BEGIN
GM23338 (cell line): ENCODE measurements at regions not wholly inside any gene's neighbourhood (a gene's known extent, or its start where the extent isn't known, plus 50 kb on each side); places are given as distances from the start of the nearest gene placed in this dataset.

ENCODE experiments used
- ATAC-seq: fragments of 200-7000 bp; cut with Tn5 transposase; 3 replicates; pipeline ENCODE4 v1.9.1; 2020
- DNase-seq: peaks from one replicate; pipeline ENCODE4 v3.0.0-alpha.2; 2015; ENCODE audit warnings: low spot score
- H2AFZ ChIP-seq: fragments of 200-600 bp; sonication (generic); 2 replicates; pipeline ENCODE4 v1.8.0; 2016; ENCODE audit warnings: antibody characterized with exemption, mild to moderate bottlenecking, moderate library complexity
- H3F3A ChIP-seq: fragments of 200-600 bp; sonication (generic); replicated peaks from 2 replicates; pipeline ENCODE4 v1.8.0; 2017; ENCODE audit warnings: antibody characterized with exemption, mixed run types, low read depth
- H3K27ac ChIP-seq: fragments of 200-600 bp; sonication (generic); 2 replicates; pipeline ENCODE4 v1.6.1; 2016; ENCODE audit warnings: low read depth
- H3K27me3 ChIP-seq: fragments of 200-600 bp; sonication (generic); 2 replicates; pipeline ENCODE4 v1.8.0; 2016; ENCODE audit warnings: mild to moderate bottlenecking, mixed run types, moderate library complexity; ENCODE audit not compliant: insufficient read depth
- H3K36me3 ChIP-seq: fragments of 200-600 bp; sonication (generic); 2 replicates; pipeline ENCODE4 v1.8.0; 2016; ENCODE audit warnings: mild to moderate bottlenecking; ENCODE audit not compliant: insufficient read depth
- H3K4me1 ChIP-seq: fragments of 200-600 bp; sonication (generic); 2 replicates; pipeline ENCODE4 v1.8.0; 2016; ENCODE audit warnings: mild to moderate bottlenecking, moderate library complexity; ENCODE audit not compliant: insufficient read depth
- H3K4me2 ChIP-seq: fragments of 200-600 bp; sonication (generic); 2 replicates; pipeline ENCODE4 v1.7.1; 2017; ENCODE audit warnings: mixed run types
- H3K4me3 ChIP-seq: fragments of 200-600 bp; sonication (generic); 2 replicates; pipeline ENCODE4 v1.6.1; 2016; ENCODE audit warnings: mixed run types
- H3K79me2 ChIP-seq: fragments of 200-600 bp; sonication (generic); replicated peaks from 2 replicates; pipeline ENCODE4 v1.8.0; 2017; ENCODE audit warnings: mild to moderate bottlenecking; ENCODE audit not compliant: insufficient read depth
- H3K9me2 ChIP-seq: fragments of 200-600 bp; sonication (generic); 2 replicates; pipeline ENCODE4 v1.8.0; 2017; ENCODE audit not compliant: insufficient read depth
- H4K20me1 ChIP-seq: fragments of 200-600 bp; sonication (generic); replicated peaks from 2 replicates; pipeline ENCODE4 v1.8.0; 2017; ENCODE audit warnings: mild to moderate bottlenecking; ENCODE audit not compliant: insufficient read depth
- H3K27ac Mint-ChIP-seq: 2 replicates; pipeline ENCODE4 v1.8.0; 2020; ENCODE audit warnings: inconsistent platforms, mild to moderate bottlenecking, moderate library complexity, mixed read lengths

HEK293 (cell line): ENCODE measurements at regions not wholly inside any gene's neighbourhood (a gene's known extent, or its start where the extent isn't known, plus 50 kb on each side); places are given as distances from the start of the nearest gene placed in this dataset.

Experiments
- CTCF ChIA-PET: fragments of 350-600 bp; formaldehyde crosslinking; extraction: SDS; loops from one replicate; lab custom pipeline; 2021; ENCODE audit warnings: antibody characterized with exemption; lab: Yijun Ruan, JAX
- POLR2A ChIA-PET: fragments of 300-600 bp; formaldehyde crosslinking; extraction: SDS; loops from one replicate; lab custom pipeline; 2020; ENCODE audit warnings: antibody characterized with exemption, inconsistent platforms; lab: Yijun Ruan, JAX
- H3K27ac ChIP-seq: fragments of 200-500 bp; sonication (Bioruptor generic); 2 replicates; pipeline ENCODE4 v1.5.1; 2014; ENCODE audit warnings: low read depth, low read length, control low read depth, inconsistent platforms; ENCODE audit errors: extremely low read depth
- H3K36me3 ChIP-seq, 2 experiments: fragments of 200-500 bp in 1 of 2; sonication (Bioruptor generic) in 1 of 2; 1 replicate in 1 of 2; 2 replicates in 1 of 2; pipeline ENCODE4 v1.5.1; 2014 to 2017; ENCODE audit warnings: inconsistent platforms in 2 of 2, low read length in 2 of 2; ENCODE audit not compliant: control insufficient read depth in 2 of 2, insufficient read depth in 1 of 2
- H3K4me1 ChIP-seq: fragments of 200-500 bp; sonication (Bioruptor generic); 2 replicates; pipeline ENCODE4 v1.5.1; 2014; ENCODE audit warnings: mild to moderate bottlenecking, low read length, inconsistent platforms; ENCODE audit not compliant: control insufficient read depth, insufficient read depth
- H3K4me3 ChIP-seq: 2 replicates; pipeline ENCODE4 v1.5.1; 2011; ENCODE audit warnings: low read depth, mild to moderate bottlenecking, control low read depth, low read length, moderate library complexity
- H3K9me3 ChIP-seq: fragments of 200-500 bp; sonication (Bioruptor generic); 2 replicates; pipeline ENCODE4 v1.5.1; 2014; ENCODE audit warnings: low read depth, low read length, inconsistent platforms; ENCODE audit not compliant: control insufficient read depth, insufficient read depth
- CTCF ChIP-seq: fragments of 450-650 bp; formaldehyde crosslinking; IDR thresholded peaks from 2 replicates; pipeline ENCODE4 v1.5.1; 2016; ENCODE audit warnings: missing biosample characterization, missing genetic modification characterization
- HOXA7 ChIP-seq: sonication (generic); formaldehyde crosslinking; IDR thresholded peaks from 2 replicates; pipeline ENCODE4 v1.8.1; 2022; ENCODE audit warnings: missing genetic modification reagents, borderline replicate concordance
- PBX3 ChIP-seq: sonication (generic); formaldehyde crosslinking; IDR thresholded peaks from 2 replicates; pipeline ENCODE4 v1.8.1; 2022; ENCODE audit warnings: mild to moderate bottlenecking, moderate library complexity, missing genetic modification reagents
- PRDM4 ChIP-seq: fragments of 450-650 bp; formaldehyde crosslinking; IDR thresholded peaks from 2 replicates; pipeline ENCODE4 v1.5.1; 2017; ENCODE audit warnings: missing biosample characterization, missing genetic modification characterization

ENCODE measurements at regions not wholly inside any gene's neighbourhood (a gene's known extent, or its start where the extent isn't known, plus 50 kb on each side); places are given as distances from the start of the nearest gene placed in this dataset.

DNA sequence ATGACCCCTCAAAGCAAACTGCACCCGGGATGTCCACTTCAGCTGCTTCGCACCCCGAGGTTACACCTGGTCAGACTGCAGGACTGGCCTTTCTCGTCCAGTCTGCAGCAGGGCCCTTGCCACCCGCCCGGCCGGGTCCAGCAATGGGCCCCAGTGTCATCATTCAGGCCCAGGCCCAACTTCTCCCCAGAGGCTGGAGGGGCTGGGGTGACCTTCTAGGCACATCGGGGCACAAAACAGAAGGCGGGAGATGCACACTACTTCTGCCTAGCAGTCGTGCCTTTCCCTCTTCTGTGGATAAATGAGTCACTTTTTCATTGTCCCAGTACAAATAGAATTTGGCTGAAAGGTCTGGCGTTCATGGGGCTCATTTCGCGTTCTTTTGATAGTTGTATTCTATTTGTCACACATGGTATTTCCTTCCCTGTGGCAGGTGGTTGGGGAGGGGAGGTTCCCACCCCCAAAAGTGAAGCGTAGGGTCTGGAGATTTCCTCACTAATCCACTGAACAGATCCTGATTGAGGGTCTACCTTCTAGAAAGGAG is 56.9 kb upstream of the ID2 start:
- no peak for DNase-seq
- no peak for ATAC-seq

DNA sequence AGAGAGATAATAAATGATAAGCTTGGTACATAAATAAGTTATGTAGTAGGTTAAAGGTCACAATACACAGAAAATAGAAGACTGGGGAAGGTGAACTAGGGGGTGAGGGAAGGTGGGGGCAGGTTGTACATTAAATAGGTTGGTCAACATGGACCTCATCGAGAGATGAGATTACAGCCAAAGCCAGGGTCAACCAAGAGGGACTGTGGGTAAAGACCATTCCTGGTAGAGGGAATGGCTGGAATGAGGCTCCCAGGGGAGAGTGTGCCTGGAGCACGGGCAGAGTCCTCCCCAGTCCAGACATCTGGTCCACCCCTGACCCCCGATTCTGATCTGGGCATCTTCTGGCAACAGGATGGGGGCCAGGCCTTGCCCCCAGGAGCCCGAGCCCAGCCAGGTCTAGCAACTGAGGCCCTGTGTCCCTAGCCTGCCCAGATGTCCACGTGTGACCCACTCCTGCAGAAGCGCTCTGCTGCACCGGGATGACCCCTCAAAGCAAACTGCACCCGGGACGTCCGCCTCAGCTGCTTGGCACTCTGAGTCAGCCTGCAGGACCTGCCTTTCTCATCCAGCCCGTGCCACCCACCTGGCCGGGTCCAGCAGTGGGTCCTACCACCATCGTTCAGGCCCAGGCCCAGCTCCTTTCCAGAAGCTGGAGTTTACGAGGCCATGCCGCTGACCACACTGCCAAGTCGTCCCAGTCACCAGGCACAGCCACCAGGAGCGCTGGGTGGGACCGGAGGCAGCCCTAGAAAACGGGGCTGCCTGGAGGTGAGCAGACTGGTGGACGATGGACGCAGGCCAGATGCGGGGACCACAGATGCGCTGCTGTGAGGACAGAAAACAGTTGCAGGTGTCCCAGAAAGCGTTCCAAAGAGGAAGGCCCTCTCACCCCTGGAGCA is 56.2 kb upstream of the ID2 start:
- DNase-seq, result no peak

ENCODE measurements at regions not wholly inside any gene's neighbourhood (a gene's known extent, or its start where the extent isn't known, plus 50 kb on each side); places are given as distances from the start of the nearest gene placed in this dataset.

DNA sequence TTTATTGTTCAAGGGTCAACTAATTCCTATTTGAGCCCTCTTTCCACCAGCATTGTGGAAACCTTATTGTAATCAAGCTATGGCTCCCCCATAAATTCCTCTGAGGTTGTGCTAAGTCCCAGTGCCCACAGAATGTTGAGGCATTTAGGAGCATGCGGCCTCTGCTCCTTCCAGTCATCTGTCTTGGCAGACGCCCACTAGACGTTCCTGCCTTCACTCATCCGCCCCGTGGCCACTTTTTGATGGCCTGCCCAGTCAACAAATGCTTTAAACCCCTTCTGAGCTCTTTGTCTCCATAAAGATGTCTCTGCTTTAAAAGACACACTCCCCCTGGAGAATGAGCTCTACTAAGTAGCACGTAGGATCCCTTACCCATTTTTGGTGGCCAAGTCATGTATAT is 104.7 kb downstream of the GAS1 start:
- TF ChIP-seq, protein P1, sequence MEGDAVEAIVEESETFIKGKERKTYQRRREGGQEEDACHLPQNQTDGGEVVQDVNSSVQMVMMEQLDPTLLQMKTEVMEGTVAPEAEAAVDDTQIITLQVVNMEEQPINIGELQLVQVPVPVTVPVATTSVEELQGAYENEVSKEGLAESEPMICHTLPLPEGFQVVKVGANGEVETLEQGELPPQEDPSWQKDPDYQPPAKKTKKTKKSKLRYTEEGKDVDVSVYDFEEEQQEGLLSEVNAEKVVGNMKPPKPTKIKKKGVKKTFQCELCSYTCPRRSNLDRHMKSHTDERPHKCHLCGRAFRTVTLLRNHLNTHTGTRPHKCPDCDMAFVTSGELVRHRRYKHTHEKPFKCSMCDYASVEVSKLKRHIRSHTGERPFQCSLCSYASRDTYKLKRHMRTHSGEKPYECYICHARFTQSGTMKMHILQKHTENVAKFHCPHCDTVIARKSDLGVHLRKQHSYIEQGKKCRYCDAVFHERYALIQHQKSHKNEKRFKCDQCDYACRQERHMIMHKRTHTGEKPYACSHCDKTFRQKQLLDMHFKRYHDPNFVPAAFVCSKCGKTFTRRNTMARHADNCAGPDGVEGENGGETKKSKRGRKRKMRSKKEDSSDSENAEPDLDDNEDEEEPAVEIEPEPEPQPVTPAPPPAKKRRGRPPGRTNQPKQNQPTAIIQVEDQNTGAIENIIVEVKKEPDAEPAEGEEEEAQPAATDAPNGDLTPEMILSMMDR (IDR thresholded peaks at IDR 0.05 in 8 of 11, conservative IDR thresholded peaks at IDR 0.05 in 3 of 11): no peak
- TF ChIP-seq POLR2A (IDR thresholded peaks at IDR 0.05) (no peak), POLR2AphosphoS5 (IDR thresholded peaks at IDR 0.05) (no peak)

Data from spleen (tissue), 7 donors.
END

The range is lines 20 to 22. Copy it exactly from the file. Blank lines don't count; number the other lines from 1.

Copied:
- POLR2A ChIA-PET: fragments of 300-600 bp; formaldehyde crosslinking; extraction: SDS; loops from one replicate; lab custom pipeline; 2020; ENCODE audit warnings: antibody characterized with exemption, inconsistent platforms; lab: Yijun Ruan, JAX
- H3K27ac ChIP-seq: fragments of 200-500 bp; sonication (Bioruptor generic); 2 replicates; pipeline ENCODE4 v1.5.1; 2014; ENCODE audit warnings: low read depth, low read length, control low read depth, inconsistent platforms; ENCODE audit errors: extremely low read depth
- H3K36me3 ChIP-seq, 2 experiments: fragments of 200-500 bp in 1 of 2; sonication (Bioruptor generic) in 1 of 2; 1 replicate in 1 of 2; 2 replicates in 1 of 2; pipeline ENCODE4 v1.5.1; 2014 to 2017; ENCODE audit warnings: inconsistent platforms in 2 of 2, low read length in 2 of 2; ENCODE audit not compliant: control insufficient read depth in 2 of 2, insufficient read depth in 1 of 2